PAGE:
Monday, December 2, 2013

The Princess Diaries by Meg Cabot

She's just a New York City girl living with her artist mom... News Flash: Dad is prince of Genovia. (So that's why a limo meets her at the airport! Downer: Dad can't have any more kids. (So no heir to the throne.) Shock of the Century: Like it or not, Mia Thermopolis is prime princess material. Mia must take princess lessons from her dreaded grandmére, the dowager princess of Genovia, who thinks Mia has a thing or two to learn before she steps up to the throne. Well, her father can lecture her until he's royal-blue in the face about her princessly duty--no way is she moving to Genovia and leaving Manhattan behind. But what's a girl to do when her name is Princess Amelia Mignonette Grimaldi Thermopolis Renaldo?

Okay, okay, okay. I know I haven't posted a book review in ages. I've been busy, finals are coming up. Bite me. 

I actually started reading this book while trying out a service called Oyster, which is basically the Netflix for books. Kind of like that thing called the library, except you pay $9.95 a month to read a smaller selection of books. I don't recommend it. 

Anyway, this book was a delightful surprise. I had always heard that Meg Cabot was one of those sassy authors with a knack for teen voice. It's totally true. 

Mia was such a hilarious character, even more so than she is in the movie (in which Anne Hathaway worked her magic). She reminds me of everything I was when I was a freshman in high school: hopelessly "in love" with a senior, whiney about everything, and in a constant annoyed mood with grandmothers and their pretentious, better-than-you attitudes. The only difference is that Mia Thermopolis is a princess, and I'm just your average book reviewer. But other than that tiny detail, she gave me nostalgia as I read through her "diary."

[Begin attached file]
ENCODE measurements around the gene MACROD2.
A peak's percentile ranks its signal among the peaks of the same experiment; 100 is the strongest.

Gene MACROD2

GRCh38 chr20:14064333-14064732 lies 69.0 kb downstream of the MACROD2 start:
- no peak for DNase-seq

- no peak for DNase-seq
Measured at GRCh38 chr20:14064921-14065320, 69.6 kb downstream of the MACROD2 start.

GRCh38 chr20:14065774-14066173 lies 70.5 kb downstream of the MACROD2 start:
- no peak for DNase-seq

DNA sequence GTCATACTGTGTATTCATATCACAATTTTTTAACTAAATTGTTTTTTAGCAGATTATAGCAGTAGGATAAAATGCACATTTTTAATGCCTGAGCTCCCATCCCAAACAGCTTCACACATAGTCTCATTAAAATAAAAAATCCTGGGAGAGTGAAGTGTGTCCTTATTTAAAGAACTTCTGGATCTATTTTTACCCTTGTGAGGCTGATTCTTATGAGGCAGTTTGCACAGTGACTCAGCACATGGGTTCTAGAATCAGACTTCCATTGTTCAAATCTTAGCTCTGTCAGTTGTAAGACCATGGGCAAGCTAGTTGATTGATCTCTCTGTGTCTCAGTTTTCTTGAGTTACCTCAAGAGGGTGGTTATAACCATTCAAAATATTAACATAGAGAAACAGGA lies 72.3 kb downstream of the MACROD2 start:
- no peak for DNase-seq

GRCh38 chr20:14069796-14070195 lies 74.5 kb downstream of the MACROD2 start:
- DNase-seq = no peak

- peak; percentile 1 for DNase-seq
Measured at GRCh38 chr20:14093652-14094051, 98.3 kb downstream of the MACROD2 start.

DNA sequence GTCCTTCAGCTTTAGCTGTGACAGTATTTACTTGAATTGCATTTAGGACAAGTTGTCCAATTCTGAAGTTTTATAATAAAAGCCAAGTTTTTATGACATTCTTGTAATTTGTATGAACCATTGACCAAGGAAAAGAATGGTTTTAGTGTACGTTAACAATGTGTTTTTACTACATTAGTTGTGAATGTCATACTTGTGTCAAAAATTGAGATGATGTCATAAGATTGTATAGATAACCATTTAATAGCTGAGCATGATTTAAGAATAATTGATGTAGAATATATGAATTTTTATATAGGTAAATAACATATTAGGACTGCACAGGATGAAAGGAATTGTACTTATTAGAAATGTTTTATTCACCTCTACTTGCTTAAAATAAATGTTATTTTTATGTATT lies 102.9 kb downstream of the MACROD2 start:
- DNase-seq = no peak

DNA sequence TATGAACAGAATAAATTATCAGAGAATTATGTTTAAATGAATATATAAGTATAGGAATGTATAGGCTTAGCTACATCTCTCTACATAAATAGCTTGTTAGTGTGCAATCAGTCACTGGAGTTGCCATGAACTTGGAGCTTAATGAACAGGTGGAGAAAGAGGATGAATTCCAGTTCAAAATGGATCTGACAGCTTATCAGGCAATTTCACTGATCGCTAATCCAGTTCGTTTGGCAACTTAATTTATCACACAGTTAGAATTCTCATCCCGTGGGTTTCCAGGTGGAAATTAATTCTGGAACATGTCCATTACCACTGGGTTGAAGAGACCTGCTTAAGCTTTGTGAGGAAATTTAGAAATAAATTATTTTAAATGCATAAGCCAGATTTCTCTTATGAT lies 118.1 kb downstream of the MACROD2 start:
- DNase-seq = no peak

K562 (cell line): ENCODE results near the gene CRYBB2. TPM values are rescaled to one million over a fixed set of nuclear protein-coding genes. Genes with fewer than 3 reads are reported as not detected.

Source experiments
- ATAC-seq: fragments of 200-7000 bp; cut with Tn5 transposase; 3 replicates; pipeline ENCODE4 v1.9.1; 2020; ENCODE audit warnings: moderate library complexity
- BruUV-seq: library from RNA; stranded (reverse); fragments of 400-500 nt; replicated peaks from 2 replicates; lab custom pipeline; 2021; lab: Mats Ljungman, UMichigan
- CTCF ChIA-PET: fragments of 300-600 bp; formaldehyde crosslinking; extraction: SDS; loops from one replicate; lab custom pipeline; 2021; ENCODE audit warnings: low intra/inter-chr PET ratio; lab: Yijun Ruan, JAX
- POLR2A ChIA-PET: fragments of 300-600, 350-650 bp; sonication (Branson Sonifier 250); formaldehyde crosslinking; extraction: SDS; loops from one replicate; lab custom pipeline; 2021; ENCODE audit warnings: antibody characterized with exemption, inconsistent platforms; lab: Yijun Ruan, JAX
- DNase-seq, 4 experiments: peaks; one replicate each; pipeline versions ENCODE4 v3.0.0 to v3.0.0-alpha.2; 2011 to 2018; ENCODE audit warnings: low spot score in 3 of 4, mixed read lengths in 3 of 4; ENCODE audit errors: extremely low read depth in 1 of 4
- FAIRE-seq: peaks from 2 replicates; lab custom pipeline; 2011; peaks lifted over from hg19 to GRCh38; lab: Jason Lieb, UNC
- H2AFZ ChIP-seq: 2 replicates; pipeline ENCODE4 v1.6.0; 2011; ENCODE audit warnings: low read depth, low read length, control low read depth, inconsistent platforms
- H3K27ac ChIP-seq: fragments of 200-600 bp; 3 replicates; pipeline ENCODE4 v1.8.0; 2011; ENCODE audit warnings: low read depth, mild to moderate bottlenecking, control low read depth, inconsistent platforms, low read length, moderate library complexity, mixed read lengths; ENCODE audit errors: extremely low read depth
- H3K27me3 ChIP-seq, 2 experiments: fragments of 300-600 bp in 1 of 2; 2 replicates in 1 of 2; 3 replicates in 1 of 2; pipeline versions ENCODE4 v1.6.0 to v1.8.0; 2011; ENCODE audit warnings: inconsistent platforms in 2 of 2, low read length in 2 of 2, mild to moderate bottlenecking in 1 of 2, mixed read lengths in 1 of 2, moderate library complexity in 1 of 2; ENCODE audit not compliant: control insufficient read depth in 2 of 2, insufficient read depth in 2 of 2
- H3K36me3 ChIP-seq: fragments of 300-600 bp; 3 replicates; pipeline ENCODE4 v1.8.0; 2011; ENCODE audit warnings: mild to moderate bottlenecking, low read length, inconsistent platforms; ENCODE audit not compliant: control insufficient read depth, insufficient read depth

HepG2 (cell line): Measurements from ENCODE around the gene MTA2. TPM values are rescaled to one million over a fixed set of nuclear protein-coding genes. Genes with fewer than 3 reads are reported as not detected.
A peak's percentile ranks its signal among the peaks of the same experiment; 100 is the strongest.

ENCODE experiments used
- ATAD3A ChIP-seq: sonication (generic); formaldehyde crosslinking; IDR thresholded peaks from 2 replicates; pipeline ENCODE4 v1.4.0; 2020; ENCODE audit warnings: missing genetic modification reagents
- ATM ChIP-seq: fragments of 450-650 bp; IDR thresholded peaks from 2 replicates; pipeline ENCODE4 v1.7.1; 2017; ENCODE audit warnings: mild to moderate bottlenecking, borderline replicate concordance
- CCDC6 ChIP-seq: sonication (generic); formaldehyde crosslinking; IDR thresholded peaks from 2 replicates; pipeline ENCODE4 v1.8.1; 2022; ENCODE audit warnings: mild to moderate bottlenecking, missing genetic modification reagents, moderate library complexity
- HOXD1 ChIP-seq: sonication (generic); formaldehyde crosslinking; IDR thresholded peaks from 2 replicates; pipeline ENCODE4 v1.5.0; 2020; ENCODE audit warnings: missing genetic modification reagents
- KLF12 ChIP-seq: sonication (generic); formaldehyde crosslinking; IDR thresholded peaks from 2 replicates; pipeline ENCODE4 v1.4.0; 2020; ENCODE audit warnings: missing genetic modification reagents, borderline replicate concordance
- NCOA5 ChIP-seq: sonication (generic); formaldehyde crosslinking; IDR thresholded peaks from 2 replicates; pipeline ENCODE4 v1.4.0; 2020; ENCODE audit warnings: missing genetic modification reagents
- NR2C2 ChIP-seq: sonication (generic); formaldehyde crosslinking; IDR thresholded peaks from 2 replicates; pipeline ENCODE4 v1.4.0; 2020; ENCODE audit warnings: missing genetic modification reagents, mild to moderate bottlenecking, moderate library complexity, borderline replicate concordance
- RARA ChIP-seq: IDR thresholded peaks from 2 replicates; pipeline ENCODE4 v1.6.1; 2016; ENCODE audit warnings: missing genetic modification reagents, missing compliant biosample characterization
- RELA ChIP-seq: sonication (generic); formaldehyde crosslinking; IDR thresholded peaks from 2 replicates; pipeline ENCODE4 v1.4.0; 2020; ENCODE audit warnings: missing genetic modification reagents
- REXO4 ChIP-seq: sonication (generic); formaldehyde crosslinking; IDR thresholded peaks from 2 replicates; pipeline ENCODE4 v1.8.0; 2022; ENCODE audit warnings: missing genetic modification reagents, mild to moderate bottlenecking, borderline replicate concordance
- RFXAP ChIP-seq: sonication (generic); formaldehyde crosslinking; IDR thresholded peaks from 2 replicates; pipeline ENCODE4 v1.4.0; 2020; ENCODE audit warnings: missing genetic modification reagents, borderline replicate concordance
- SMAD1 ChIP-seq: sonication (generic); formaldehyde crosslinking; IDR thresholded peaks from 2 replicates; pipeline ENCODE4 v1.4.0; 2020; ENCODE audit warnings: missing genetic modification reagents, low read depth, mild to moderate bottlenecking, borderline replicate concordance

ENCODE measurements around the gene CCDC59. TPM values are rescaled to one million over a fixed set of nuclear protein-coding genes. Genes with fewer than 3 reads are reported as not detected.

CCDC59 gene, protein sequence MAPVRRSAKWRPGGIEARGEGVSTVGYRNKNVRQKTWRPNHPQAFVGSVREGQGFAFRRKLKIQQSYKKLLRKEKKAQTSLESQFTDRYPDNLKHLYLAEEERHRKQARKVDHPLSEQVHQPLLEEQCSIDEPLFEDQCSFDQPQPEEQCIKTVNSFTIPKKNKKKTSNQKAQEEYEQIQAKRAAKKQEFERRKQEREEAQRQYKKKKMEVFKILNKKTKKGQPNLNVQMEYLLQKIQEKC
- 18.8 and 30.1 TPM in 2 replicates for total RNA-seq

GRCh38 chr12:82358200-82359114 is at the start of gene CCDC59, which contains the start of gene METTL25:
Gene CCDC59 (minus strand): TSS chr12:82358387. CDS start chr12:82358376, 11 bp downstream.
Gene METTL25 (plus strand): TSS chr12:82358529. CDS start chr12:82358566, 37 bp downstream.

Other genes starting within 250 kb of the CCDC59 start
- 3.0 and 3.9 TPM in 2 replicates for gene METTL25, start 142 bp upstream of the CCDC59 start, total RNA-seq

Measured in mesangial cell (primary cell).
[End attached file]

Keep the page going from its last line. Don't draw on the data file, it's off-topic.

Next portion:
The plot wasn't anything too spectacular in the beginning. Just a normal girl turning into a princess. We've all seen the film. But what the movie leaves out (from what I can remember of it) is the self-realization that Mia goes through when she realizes the boy of her dreams isn't what he seems. I know this is a middle school-level read, but the deepness of the last few scenes really stuck with me. 

I definitely recommend it to anyone looking for a cute, funny, and overall fantastic light read. 

I gave it 4/5 stars, because I did enjoy it, but again, it was just something to hold me over until I could decide whether or not to keep using the service Oyster.

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